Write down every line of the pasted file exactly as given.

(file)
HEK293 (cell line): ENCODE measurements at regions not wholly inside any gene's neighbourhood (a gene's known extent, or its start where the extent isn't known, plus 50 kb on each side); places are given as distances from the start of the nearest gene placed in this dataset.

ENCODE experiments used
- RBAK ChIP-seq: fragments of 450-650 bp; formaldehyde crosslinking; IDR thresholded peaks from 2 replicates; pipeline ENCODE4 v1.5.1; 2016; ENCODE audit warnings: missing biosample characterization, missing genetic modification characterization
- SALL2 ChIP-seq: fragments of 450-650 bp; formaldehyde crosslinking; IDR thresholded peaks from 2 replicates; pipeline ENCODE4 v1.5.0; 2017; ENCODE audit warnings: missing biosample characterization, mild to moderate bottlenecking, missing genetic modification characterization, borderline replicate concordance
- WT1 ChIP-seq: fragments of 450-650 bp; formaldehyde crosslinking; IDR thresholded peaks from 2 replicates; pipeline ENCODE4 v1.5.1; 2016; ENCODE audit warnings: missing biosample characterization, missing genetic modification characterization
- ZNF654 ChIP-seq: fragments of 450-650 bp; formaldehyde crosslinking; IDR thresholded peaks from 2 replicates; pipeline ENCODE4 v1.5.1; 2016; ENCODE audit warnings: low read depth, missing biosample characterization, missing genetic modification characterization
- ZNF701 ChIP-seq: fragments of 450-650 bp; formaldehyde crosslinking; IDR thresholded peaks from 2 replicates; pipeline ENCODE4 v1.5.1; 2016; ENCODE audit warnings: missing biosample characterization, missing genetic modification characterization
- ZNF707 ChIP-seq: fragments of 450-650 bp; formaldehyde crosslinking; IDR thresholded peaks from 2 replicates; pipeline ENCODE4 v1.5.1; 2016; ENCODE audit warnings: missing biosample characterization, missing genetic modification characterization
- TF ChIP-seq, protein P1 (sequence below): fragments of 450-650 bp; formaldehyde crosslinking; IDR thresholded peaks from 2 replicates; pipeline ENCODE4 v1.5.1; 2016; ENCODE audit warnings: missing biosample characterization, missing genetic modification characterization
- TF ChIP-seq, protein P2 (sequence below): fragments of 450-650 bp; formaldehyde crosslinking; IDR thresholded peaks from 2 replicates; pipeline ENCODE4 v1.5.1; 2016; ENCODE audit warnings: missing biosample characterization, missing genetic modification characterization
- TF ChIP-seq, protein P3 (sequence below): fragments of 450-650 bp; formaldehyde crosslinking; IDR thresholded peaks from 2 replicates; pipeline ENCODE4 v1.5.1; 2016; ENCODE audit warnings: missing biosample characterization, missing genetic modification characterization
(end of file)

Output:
HEK293 (cell line): ENCODE measurements at regions not wholly inside any gene's neighbourhood (a gene's known extent, or its start where the extent isn't known, plus 50 kb on each side); places are given as distances from the start of the nearest gene placed in this dataset.

ENCODE experiments used
- RBAK ChIP-seq: fragments of 450-650 bp; formaldehyde crosslinking; IDR thresholded peaks from 2 replicates; pipeline ENCODE4 v1.5.1; 2016; ENCODE audit warnings: missing biosample characterization, missing genetic modification characterization
- SALL2 ChIP-seq: fragments of 450-650 bp; formaldehyde crosslinking; IDR thresholded peaks from 2 replicates; pipeline ENCODE4 v1.5.0; 2017; ENCODE audit warnings: missing biosample characterization, mild to moderate bottlenecking, missing genetic modification characterization, borderline replicate concordance
- WT1 ChIP-seq: fragments of 450-650 bp; formaldehyde crosslinking; IDR thresholded peaks from 2 replicates; pipeline ENCODE4 v1.5.1; 2016; ENCODE audit warnings: missing biosample characterization, missing genetic modification characterization
- ZNF654 ChIP-seq: fragments of 450-650 bp; formaldehyde crosslinking; IDR thresholded peaks from 2 replicates; pipeline ENCODE4 v1.5.1; 2016; ENCODE audit warnings: low read depth, missing biosample characterization, missing genetic modification characterization
- ZNF701 ChIP-seq: fragments of 450-650 bp; formaldehyde crosslinking; IDR thresholded peaks from 2 replicates; pipeline ENCODE4 v1.5.1; 2016; ENCODE audit warnings: missing biosample characterization, missing genetic modification characterization
- ZNF707 ChIP-seq: fragments of 450-650 bp; formaldehyde crosslinking; IDR thresholded peaks from 2 replicates; pipeline ENCODE4 v1.5.1; 2016; ENCODE audit warnings: missing biosample characterization, missing genetic modification characterization
- TF ChIP-seq, protein P1 (sequence below): fragments of 450-650 bp; formaldehyde crosslinking; IDR thresholded peaks from 2 replicates; pipeline ENCODE4 v1.5.1; 2016; ENCODE audit warnings: missing biosample characterization, missing genetic modification characterization
- TF ChIP-seq, protein P2 (sequence below): fragments of 450-650 bp; formaldehyde crosslinking; IDR thresholded peaks from 2 replicates; pipeline ENCODE4 v1.5.1; 2016; ENCODE audit warnings: missing biosample characterization, missing genetic modification characterization
- TF ChIP-seq, protein P3 (sequence below): fragments of 450-650 bp; formaldehyde crosslinking; IDR thresholded peaks from 2 replicates; pipeline ENCODE4 v1.5.1; 2016; ENCODE audit warnings: missing biosample characterization, missing genetic modification characterization